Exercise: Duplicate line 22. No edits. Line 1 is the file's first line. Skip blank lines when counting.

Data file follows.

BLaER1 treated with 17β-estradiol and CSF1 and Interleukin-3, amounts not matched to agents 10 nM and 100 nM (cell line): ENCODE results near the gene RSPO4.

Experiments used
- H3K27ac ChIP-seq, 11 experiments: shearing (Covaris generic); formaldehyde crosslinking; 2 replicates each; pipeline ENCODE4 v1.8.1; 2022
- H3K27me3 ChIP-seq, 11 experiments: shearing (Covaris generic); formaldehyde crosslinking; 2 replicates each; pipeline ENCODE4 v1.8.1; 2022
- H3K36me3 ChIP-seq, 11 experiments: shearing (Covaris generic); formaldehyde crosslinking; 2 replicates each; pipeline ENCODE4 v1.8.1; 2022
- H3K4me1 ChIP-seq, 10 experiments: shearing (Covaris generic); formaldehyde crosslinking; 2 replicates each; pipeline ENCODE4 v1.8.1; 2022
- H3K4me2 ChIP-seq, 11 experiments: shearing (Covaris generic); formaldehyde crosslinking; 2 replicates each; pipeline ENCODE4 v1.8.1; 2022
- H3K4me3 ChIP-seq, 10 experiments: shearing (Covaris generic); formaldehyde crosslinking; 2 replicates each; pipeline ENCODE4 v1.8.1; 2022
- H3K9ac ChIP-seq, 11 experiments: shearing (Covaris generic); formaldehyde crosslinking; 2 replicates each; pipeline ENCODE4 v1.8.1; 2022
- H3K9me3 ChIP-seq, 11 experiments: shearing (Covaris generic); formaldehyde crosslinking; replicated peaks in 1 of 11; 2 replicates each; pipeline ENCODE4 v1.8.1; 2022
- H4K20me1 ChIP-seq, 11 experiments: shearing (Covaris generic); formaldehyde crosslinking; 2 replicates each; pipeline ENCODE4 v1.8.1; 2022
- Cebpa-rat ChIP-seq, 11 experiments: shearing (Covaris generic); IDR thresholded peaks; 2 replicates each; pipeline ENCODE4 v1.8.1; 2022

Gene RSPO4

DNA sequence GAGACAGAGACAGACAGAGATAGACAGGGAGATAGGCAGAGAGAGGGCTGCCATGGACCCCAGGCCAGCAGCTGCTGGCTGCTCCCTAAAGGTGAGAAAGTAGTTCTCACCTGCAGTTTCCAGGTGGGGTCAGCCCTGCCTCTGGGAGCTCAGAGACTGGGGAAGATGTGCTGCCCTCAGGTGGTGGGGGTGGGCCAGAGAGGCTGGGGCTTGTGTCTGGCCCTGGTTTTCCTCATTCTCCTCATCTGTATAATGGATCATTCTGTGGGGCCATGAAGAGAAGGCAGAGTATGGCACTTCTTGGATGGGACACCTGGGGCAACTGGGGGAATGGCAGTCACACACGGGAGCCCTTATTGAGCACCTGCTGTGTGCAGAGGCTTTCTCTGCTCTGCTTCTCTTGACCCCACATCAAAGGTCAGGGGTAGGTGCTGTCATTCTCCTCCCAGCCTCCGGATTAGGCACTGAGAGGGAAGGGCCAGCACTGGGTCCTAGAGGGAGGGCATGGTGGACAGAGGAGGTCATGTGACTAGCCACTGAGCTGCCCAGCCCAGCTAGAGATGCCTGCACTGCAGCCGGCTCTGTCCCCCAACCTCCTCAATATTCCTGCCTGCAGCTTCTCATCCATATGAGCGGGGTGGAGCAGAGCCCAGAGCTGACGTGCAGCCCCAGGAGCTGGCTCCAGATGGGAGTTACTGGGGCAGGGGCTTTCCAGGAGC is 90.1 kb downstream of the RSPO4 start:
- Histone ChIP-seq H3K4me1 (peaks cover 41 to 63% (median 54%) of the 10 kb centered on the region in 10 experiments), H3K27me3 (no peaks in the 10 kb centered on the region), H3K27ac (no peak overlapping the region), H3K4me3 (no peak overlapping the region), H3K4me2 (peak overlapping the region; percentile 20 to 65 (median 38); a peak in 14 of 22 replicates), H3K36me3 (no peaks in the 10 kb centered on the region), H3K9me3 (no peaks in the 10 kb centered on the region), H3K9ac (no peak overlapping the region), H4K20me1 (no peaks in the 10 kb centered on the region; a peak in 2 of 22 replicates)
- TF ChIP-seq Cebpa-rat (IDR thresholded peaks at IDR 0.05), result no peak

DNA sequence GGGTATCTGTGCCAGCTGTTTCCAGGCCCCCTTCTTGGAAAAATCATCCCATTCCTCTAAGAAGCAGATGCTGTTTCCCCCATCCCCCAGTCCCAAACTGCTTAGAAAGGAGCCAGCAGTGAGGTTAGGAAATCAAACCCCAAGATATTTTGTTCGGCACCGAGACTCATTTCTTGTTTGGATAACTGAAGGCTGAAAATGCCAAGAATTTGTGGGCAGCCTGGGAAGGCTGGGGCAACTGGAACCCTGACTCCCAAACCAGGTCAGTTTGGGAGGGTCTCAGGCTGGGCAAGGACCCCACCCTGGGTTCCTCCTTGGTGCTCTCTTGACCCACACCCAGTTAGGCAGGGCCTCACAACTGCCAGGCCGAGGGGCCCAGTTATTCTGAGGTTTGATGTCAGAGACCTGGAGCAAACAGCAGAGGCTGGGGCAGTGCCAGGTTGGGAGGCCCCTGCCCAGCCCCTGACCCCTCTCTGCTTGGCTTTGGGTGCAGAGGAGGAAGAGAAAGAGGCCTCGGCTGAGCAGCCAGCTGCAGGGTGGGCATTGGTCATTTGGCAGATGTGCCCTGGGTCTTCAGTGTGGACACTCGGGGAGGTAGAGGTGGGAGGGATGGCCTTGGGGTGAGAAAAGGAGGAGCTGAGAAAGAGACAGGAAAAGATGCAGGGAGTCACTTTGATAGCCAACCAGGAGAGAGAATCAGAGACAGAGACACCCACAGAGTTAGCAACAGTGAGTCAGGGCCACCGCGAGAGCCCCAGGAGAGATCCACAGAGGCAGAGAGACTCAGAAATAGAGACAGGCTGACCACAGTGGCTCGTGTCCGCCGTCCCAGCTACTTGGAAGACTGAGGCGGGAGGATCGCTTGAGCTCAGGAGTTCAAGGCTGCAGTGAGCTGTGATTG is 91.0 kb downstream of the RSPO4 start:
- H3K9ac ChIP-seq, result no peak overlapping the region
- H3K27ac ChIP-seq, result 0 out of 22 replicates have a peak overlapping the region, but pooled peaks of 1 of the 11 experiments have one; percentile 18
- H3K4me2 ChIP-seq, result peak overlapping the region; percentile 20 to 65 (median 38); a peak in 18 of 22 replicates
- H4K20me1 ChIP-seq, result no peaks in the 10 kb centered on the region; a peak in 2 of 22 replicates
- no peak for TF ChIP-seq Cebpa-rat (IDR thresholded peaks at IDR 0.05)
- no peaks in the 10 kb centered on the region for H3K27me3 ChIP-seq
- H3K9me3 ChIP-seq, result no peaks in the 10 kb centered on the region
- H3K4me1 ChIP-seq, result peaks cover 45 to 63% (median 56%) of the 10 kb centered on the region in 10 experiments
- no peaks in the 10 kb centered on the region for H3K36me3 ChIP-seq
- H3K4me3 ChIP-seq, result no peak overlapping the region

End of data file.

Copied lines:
- no peak for TF ChIP-seq Cebpa-rat (IDR thresholded peaks at IDR 0.05)